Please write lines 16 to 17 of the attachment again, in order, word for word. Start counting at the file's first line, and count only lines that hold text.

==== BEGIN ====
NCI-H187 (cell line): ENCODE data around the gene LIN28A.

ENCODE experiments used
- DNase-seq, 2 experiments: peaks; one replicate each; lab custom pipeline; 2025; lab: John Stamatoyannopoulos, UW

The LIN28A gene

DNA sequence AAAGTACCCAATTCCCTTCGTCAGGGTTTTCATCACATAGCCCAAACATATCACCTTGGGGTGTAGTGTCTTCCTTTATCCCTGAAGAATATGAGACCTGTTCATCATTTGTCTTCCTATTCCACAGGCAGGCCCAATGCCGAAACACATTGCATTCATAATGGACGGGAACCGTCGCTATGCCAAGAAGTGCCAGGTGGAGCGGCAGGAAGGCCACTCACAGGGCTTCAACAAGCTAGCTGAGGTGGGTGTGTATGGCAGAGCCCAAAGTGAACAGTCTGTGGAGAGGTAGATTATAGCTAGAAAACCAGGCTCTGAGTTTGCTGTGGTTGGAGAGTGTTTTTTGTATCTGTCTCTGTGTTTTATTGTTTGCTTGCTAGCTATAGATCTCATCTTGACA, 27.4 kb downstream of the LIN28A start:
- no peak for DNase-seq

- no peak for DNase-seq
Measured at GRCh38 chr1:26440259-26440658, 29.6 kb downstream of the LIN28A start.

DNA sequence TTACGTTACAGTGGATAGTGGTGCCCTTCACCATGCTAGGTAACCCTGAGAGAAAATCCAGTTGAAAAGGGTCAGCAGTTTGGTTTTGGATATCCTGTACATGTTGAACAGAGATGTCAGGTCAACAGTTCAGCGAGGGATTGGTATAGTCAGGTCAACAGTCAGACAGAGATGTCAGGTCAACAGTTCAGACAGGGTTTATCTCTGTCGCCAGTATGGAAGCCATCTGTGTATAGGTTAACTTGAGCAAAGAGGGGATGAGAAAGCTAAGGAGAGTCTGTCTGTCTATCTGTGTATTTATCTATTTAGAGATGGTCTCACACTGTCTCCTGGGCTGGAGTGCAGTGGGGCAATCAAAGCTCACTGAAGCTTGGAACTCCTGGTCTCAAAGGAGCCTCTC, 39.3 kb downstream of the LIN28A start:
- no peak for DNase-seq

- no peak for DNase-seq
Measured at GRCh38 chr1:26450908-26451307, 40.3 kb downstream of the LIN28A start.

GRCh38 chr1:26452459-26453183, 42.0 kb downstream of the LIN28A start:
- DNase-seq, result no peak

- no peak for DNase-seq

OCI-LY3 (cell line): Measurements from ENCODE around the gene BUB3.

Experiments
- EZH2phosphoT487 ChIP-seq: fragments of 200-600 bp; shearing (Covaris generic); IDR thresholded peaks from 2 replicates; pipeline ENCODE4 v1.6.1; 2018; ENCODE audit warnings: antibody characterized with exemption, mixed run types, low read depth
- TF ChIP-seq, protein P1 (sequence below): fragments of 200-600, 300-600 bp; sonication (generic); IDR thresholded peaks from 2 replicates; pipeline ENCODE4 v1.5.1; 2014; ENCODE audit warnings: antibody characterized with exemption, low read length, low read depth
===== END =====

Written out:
OCI-LY3 (cell line): Measurements from ENCODE around the gene BUB3.

Experiments